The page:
Title Page –Szyk drew his work in color and gold, which Sun Engraving of London engraved. Apparently they did the same in the 1940 original. The text is Monotype Sachsenwald with Albertus Capitals, set by Mr. Ingham. Szyk is stunning as par the course – he did The Canterbury Tales (1946), The Book of Job, The Book of Ruth, The Story of Joseph and his Brothers (in the 1948 Evergreen Tales), The and The Arabian Nights Entertainments for the LEC, along with this and Ink and Blood (a very rare collection of his own work) for the Heritage Press. The translation is the wildly popular Edward Fitzgerald one that seemingly was everywhere in this era – I’ve seen a Random House edition that was rather nice using the same Fitzgerald translation, for example.
Page 2 – Stunning stuff.
Personal Notes – One of my more recent acquisitions, received on my last day of volunteering at my current employment. It did come with a gold slipcase, but it was very ratty and split nearly in two – I didn’t really think it was necessary to keep it in such poor condition. Glad to have a Szyk book at last!
I’m lacking some crucial stuff on this one – a Sandglass and any info within (and its number), comparisons to the 1940 printing, and other insights would be ideal. Please let me know through the comments here or at my thread about this blog at the George Macy Devotees @ LibraryThing! Thanks!
May 5, 2011 Comments Off on Limited Editions Club: The Innocent Voyage by Richard Hughes (1944)
The Innocent Voyage by Richard Hughes (1944)
LEC # 175, 16th Series, V. 1
Sandglass Number Unknown
Artwork: Color Lithographs by Lynd Ward
Introduction by Louis Untermeyer
#542 out of 1500
Note – I wrote about my old Heritage Press edition a while back, which this post will replace. This one will now be the third comparison between the LEC original and Heritage reprint, and I hope you will enjoy seeing the differences! The LEC images will be up top.
Click images to see larger versions.
Front Binding – The premise is the same – a nice frontispiece of a little girl drawn by Lynd Ward, surrounded by a repeating and expanding box border. It’s the final execution that differs between the two editions. Here’s the LEC Announcement Letter to clarify some of the book design:
The front and back are identical on both books, and both were designed by Robert L. Dothard, owner of the E.L. Hildreth publishing house in Brattleboro, VT (thanks to Django6924 for this info prior to my acquiring my LEC). My Heritage copy, bound much more simply with a printing of this image stamped onto a creme cloth, had an unfortunate water spot on the back. Let’s pause and focus on the book at hand for a bit. The Innocent Voyage, better known these days as A High Wind in Jamaica, is the best known work of Richard Hughes, a British novelist. It is about a pirate crew who kidnaps a family of children who were trying to find a new home (theirs was destroyed by a hurricane) in the Caribbean, and of the time the kids are held hostage. The two sides rub off on each other over the duration, and eventually it is the pirates who are the victims. The girl on the cover is more than likely Emily Bas-Thornron, a major player in the tale who by its end manages to (SPOILER)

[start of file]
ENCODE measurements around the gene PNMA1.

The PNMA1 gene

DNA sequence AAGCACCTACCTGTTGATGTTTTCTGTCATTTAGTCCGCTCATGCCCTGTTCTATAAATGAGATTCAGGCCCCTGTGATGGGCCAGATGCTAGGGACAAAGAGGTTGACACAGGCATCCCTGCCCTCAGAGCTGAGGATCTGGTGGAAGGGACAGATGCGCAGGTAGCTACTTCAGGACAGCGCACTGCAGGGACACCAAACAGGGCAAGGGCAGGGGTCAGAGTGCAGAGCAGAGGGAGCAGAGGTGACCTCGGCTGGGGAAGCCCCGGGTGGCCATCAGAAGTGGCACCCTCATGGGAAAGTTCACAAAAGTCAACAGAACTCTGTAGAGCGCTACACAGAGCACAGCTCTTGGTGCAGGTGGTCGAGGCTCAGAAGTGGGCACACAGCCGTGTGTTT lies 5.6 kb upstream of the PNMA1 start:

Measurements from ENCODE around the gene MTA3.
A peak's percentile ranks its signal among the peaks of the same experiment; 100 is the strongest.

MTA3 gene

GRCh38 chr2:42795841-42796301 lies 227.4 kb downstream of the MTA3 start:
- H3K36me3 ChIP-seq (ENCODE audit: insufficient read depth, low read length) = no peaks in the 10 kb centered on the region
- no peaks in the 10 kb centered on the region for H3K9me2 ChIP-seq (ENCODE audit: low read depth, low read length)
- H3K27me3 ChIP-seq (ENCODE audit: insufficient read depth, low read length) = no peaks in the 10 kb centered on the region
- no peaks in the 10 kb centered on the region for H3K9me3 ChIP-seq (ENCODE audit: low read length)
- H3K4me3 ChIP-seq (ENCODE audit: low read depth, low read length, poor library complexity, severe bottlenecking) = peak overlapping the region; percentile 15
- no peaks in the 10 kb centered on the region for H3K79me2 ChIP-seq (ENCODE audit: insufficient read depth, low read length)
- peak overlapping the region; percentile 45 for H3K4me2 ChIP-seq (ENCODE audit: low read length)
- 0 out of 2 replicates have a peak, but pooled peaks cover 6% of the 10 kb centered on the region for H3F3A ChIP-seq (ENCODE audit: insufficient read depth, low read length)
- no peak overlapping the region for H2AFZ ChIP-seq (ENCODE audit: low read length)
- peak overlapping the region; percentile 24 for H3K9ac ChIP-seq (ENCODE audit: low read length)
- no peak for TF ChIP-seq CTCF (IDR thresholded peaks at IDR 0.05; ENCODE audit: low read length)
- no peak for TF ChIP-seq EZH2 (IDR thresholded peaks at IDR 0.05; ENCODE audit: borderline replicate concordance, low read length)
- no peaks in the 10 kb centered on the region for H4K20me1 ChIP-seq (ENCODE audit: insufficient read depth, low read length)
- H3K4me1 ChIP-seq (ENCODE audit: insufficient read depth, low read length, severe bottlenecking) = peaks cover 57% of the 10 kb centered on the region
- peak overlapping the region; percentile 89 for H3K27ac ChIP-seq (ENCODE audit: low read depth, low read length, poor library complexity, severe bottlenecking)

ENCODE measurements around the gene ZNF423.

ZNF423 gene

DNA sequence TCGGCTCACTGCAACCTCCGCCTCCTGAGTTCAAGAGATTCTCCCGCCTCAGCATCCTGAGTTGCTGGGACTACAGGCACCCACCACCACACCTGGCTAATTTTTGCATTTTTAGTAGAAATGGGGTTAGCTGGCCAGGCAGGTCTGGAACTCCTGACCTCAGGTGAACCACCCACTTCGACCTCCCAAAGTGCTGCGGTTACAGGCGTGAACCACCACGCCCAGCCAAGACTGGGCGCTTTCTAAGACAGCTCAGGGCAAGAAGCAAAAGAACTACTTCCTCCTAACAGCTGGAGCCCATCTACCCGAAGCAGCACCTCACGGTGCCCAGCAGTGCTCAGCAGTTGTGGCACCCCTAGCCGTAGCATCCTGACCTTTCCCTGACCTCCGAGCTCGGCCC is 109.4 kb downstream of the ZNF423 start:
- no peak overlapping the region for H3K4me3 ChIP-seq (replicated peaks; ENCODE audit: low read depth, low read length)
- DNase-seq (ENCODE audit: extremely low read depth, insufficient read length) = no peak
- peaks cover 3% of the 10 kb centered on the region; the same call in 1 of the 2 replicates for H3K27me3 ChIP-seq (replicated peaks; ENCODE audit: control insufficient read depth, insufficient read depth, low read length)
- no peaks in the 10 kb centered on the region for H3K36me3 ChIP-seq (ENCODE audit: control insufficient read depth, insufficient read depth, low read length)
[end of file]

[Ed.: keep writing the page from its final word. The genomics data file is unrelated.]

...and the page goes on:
get the pirates hung for her own crime of murder (SPOILER END), making her a rather notable callous child in literature.
Spine – The Heritage is similar, minus the leather and gold leaf, natch.
Solander Case – Inside the slipcase is this very attractive solander case that covers the book, featuring Lynd Ward’s gorgeous lithograph of “A High Wind in Jamaica”. This image would be used as the endpapers in the Heritage edition.
Django2694 has more to comment on about the case and the Club’s choice of words on it:
Though the Monthly Letter describes the folding wrapper with the stunning “High Wind” lithograph as a solander, it is more properly a “chemise in a slipcase” rather than a solander. A solander is a box whereas a chemise is open and simply wraps around the book in its slipcase. (This is the reason that there is no title on the slipcase itself as the chemise faces out.) A chemise-wrapped book inside a slipcase was used several times by the LEC–for Vathek, School for Scandal, The Rime of the Ancient Mariner to name a few. Solander boxes were used less frequently–Wilkie’s One World, Dead Souls, The Koran, and The Panchatantra are the only ones I have, though there are probably more. Here is Wikipedia’s excellent definition of a proper “solander”:
“Both lid and bottom sections of the box have three fixed side sections or “lips”; the lid is slightly larger so that the side pieces “nest” when the case is closed. The fourth “spine” side has flexible joints where it joins the main top and bottom pieces and so goes flat onto the surface where the box is opened. The front-edge of the case often contains a clasp for closure. The exterior is covered with heavy paper, fabric or leather, and its interior may be lined with padded paper or felt, especially if made for a book. All materials should be acid-free for conservation. The depth of the box is normally about five inches, if it is not made for a specific object, and various standard sizes are made, with traditional names including “royal”, “imperial”, “elephant” and others. Ones for very old books will typically be custom made to an exact size. The boxes are stored flat, and are strong enough to be kept in small stacks if required.”
LEC Slipcase – A white slipcase with no title on the back for this one – a little unusual for a LEC case, but with the solander case above as a bonus, I suppose the George Macy Company figured that was sufficient enough. I’d agree. :)
Title Page – The Heritage edition tries very hard to replicate Ward’s beautiful color lithographs (which I’ll let Django2694 explain for me in a moment, since he did it so well!), but there’s a slight edge to the LEC in terms of vibrancy and sharpness which makes these pop. It’s a testament to how much care and craft were put into these books. Here’s Django’s comments on the process:
The lithos in The Innocent Voyage are amazing in their Technicolor vibrancy and wide range of hues. They mark the first time Ward did other than monochrome lithos for Macy. Each of the five colors had to be done on a separate stone, and then overlaid in register–an incredibly complicated procedure. I quote from the Monthly Letter: